Hunter/Gatherers don't really work all that hard. Their life expectancy is quite longer than 30 years.

    Under ideal conditions that is true: a stable habitat with abundant resources and low population densities. But under such conditions, populations grow and people get pushed out into more and more marginal habitats. People didn't adopt farming and civilization for fun, we adopted it because most of us got pushed into poor habitats and had to be clever in order to make a better life for ourselves.

  • Re:So? (Score:3, Insightful)

    by Imsdal (930595) on Wednesday April 09, 2014 @07:34AM (#46703283)
    It's more healthy to live in the stone age because why, exactly? Average life span has tripled since the stone age, and that is generally considered the best proxy for health there is.

    Also, the idea that we work more now than we did in the stone age is also completely wrong. A regular employee works ~1600 hours/year for ~40 years. That's less than 10% of their time. Stone age people certainly worked more than 10% of their lives (even though I agree that it may be a myth that they worked most of the time.)
  • by Muros (1167213) on Wednesday April 09, 2014 @08:33AM (#46703575)

    "Either" goes with "or" and "neither" goes with "nor", though neither "or" nor "nor" need either "either" nor "neither" (respectively) in all cases, and neither do either "nor" nor "or" ever pair directly with "and" as you had them, though either "and either" or "and neither" can introduce an "or" or "nor" clause (respectively) into a larger "and" clause just fine.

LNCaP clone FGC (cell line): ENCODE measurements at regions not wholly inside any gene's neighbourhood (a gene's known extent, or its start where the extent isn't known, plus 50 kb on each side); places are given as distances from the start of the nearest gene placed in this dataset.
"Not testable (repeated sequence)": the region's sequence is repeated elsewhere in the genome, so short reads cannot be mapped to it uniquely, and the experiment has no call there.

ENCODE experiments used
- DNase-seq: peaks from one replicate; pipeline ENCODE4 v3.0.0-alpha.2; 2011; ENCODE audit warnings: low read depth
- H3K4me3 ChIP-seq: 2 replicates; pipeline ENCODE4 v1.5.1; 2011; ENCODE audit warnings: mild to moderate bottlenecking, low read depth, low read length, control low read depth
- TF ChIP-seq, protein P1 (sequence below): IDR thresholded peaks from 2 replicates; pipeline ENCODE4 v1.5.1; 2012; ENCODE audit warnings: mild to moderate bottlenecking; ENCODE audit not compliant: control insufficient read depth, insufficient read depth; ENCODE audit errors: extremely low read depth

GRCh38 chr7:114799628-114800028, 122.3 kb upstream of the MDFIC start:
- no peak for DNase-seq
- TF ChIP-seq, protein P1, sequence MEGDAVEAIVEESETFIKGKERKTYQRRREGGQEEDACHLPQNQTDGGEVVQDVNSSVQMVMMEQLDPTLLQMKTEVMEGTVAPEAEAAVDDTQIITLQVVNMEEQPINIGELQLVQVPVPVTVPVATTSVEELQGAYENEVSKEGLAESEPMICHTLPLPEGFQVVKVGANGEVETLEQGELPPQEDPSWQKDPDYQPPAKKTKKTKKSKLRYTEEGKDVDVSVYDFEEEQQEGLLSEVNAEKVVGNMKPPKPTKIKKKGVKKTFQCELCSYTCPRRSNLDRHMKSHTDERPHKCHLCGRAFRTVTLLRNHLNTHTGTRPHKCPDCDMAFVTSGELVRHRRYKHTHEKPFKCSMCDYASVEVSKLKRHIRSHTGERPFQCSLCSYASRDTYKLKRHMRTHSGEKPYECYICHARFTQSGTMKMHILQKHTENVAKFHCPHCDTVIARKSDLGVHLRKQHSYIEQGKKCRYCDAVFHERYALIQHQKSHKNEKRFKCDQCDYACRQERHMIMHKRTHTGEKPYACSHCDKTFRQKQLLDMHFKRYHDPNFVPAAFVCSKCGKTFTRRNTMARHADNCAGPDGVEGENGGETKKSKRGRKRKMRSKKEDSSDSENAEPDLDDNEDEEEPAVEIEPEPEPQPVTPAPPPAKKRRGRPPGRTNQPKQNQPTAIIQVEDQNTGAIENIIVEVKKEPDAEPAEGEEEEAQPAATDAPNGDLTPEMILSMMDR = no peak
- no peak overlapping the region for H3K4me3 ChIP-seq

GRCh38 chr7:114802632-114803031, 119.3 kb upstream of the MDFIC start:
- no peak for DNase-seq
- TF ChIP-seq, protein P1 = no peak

I think that might be the best sentence I've ever tried to read out loud.

  • Re:So? (Score:0, Insightful)

    by Anonymous Coward on Wednesday April 09, 2014 @08:54AM (#46703679)

    Why do people think it's best to leave others living in the stone age?

     

    Because they have a severe case of white people guilt. The way to cure that is to toss themselves off a high bridge onto rocks, but oddly enough, they never do. They just want others to pay for their guilt while they continue to enjoy the benefits of the damage we supposedly did to those poor peoples.

An optimist believes we live in the best world possible; a pessimist fears this is true.

Working...